Restorative Discipline

Restorative Discipline

What is Restorative Discipline?

Restorative school discipline is a systemic approach to discipline that works to:

  • account for the perspective of all those involved and affected,
  • hold people accountable for their behavior,
  • repair the harm caused,
  • restore a positive environment for all people in a school community, and
  • provide students consequences that will give them the opportunity  to develop the skills necessary to avoid engaging in similarly harmful behavior in the future.

In contrast, a punitive system of discipline relies on exclusion (e.g., suspension and expulsion) as a consequence, removing students from school/instructional time and denying them the opportunity to truly learn from their mistakes.  Punitive discipline as a response to bullying and school violence often results from zero-tolerance policies which focus on punishing students for any infraction, regardless of the underlying circumstances or context. 



The Illinois School Bullying Prevention Task Force recommends that

punitive discipline should be abolished and replaced with restorative discipline.



Relating Restorative Discipline to Comprehensive School Transformation

The Task Force cites extensive research which finds that punitive discipline is ineffective in changing student bullying behaviors and does not improve overall school safety.  Because punitive systems of discipline do not provide students and adults with the necessary skills to respond differently and more positively to a bullying behavior should it arise again, it is associated with an increase in disciplinary infractions.  Research also reveals that punitive and exclusionary discipline is associated with higher rates of future anti-social behavior and involvement in the juvenile and criminal justice systems.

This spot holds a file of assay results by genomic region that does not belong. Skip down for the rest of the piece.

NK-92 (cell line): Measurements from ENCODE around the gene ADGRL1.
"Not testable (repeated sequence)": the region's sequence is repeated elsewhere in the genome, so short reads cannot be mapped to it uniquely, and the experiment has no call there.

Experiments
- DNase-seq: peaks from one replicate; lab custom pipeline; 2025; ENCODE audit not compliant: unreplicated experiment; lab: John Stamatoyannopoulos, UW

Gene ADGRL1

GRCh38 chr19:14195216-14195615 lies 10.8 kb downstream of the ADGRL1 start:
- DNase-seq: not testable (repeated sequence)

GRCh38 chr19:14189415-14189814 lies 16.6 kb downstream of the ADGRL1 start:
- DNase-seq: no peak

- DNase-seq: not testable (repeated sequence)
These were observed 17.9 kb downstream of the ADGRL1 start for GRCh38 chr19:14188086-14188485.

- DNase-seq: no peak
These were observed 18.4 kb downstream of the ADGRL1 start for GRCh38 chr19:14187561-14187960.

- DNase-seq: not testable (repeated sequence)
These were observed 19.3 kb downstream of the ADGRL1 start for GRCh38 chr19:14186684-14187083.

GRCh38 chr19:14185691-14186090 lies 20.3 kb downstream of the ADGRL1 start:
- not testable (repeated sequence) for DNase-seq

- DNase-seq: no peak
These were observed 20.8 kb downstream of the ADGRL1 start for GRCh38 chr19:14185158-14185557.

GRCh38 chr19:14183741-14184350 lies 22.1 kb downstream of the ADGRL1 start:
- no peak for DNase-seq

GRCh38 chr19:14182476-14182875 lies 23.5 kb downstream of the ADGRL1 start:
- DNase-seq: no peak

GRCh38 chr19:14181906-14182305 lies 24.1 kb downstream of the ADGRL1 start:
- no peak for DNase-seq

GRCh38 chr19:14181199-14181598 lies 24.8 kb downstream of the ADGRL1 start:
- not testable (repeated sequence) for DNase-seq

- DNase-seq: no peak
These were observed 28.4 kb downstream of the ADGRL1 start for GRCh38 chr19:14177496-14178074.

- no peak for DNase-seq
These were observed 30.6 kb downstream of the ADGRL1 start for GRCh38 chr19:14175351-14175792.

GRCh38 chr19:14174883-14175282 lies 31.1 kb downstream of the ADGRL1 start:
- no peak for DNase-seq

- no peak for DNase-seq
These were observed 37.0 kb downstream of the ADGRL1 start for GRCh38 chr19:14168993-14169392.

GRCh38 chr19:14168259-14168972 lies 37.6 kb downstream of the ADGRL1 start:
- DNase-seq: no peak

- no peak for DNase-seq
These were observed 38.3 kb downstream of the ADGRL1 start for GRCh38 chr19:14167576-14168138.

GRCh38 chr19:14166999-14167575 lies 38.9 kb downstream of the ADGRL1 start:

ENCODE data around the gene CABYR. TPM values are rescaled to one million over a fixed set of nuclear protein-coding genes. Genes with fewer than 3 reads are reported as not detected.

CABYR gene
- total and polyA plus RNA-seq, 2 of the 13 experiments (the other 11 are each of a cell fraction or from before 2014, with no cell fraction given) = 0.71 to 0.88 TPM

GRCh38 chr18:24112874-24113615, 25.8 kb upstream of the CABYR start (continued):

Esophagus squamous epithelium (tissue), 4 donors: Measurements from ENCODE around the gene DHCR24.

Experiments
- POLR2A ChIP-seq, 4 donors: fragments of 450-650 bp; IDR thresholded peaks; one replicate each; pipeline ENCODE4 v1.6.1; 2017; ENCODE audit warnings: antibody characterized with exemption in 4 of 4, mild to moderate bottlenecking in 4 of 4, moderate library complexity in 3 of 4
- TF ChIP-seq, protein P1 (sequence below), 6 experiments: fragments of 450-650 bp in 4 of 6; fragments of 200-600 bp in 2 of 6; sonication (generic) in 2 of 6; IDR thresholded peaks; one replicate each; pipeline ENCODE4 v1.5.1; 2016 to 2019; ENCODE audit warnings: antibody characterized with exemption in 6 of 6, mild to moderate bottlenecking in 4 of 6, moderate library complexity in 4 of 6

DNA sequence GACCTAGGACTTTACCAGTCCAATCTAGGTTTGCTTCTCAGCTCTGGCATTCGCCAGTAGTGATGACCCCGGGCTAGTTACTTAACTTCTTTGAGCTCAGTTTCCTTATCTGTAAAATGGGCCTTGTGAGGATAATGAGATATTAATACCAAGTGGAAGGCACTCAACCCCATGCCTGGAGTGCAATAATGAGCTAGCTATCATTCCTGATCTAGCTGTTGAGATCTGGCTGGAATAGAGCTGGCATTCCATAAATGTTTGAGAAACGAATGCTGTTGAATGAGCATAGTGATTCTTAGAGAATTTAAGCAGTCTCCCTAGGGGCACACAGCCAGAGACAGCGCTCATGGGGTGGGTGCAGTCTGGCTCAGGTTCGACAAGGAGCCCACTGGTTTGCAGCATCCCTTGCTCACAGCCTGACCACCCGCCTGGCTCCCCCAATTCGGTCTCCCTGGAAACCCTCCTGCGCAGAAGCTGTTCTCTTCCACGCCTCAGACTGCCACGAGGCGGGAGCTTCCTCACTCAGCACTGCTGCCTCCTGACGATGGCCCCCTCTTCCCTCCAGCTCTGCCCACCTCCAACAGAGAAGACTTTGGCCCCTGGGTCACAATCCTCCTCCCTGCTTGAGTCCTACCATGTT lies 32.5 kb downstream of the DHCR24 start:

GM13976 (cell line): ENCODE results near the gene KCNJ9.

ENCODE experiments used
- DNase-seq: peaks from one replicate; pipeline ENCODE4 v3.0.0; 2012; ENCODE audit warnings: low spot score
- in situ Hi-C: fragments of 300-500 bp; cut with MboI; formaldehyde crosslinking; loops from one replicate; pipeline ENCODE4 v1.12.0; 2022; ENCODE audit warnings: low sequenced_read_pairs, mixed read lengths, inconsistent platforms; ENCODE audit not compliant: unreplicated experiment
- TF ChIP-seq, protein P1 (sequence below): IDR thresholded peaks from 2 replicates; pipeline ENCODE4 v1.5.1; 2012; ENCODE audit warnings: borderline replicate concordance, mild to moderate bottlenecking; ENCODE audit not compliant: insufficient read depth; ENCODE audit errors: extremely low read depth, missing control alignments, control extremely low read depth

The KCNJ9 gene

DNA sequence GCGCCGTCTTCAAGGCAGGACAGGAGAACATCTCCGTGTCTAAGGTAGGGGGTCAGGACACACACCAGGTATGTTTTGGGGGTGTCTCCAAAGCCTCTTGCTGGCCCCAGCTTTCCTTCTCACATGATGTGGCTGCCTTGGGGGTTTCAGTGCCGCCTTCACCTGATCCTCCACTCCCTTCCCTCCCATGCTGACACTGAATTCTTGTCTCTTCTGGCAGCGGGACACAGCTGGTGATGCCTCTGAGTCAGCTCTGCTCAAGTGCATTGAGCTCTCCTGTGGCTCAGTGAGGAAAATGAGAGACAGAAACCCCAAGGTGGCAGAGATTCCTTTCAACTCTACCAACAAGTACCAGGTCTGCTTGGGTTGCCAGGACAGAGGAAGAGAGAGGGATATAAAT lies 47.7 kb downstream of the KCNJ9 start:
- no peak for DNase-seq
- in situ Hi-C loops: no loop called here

Systems of punitive and exclusionary discipline also disproportionately impact students of color, particularly African-American students.  African-American students are more frequently suspended because of subjective disciplinary actions and are more likely to be disciplined more severely for minor misconduct.  It is critical to note that there is no conclusive evidence that these findings are because African-American students engage in more school misconduct or violent behaviors.  Research also reveals that LGB/T students and students with disabilities are more often and more harshly disciplined than their white, non-LGB/T peers. 

The Task Force recommends that school personnel use incidences of bullying and schools violence as opportunities to help students understand the consequences of their actions and develop their social and emotional skills.  These systems of restorative discipline include comprehensive efforts to help students learn alternative ways to handle bullying behaviors and school violence and the opportunity to practice those until fluency is gained.